Green growth: innovation to drive change for a sustainable future
As global populations grow and we continue to deplete the earth’s natural resources, there’s a major opportunity for innovative businesses to mastermind solutions, help repair the damage and empower consumers to make sustainable choices.
Every glass of water we drink, every pair of jeans we buy, every train journey we take is eating up resources that the earth is unable to replenish.
In the first seven months of 2018, according to recent research, humans consumed an entire year’s worth of the planet’s resources, based on metrics such as the ability to absorb carbon and renew fresh-water supplies. This is a deficit we run year in, year out. Every year it gets wider. We are currently using the resources of 1.7 earths.
The ultimate cost of poisoned oceans, barren forests and lost species is the planet’s collapse. There is an urgent need to reverse our course if we are to bequeath to future generations a world that has coral reefs, virgin forests and Serengeti wildlife.
Businesses today can play a pivotal role in saving the planet through innovation.
Facing the stats
The smartest companies will see sustainability not only as a duty but as an opportunity to develop imaginative solutions to present challenges. Enterprises have it within their power to forge powerful approaches to meeting the UN Sustainable Development Goals by 2030 – a globally-endorsed framework for achieving a sustainable and inclusive world. “The potential for business to have a positive impact in this space in some of the largest challenges we are facing is huge,” says Ioannis Ioannou, associate professor of strategy and entrepreneurship at the UK’s London Business School.
“No human technology can fully replace ‘nature’s technology’, perfected over hundreds of millions of years in delivering key services to sustain life on earth.”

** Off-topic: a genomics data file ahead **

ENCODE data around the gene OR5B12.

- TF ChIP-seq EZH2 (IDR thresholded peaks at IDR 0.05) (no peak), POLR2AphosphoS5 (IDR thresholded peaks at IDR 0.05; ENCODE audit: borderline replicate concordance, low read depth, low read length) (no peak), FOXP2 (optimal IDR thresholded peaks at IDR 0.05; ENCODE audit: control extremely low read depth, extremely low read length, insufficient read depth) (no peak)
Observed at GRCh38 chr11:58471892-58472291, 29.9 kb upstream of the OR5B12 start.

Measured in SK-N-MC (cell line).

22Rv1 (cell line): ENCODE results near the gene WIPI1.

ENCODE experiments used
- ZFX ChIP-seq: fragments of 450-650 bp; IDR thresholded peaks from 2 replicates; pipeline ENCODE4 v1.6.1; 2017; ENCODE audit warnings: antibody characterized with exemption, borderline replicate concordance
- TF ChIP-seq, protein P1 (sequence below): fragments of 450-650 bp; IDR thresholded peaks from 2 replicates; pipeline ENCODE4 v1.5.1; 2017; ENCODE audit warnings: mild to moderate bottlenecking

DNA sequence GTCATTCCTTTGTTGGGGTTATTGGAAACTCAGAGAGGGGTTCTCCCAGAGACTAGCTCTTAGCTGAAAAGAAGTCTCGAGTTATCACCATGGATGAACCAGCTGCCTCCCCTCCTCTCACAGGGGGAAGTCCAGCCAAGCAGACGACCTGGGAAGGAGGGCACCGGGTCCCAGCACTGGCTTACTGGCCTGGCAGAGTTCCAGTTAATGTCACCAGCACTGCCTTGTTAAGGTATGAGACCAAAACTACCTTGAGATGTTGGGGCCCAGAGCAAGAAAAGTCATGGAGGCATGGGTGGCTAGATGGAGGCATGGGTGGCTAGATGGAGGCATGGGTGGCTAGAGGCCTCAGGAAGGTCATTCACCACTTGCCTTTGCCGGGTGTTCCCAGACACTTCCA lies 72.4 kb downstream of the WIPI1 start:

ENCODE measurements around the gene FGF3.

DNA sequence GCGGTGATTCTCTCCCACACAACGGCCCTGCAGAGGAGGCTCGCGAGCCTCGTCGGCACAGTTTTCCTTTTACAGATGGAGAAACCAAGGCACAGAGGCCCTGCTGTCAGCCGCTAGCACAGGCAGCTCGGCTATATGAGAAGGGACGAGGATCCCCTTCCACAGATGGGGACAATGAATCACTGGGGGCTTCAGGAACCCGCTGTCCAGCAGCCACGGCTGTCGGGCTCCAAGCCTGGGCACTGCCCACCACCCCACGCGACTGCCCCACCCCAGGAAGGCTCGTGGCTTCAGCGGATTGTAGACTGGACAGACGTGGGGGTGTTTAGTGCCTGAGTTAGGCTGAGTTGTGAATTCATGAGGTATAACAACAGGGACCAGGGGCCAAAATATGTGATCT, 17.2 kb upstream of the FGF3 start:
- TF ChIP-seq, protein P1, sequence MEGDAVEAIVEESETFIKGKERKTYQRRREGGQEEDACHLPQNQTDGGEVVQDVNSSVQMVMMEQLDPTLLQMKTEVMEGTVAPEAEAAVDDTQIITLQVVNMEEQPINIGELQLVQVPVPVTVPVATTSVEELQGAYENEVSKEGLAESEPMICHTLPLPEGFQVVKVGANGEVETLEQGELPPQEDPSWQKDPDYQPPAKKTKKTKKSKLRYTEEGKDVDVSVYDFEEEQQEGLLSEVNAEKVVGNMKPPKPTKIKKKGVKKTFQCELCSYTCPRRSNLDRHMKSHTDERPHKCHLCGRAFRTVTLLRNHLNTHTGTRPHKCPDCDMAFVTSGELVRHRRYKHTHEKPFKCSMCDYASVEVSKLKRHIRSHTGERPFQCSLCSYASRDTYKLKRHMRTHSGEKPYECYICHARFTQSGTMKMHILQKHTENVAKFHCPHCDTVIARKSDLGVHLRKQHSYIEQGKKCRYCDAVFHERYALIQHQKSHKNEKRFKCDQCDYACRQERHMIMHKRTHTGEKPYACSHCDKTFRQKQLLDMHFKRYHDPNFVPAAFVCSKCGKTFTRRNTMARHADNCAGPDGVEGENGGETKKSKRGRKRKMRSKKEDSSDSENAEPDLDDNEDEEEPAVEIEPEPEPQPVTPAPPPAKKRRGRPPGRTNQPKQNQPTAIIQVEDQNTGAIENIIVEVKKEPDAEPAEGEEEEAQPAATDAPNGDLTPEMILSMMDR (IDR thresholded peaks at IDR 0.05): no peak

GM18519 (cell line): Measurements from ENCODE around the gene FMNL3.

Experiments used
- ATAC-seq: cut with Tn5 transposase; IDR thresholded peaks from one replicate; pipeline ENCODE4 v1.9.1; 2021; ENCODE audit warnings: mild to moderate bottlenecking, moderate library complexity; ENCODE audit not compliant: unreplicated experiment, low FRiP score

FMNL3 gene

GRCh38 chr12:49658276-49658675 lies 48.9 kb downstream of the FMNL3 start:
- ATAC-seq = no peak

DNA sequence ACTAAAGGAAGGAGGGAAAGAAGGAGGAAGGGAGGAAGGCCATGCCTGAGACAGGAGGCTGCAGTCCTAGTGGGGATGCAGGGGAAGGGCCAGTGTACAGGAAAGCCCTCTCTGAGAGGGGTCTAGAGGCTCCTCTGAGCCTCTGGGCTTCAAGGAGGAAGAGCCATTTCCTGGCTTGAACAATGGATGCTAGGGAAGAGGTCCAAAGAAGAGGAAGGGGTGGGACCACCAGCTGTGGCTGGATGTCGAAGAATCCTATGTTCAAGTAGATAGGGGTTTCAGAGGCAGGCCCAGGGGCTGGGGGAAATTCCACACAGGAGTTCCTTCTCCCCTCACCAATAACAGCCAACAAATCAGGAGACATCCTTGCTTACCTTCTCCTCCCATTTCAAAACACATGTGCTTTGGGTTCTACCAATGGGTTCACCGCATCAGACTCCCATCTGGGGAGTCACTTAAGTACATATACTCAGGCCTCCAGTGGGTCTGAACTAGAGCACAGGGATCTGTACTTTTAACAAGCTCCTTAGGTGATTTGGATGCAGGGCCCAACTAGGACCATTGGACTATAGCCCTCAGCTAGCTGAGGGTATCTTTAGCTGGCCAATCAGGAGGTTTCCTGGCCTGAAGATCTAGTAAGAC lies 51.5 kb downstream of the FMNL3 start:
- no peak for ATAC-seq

- Marco Lambertini, director general of WWF International
To be sure, there’s a limit to humankind’s role. As Marco Lambertini, director general of WWF International, wrote recently, “no human technology can fully replace ‘nature’s technology’, perfected over hundreds of millions of years in delivering key services to sustain life on earth.” Yet we are capable of repairing nature’s technology. The consequences of shirking this responsibility are terrifying. Killer storms and other climate-related disasters caused nearly $400 billion in damage last year alone. And around 170 million hectares more forest will be lost by 2030 – greater than the area of the Gobi Desert.
Business, but not as usual
Smart technologies are the vehicle by which enterprise can contribute to the mission of leaving a healthy planet for tomorrow’s children. Advanced recycling solutions, for example, can replenish the earth’s resources. Renewable energy will help mitigate climate change. Water scarcity can be tackled with innovations that turn seawater into freshwater, as more than two billion people still have no access to safe drinking water. Pioneering health and hygiene technologies could help usher in a more inclusive world.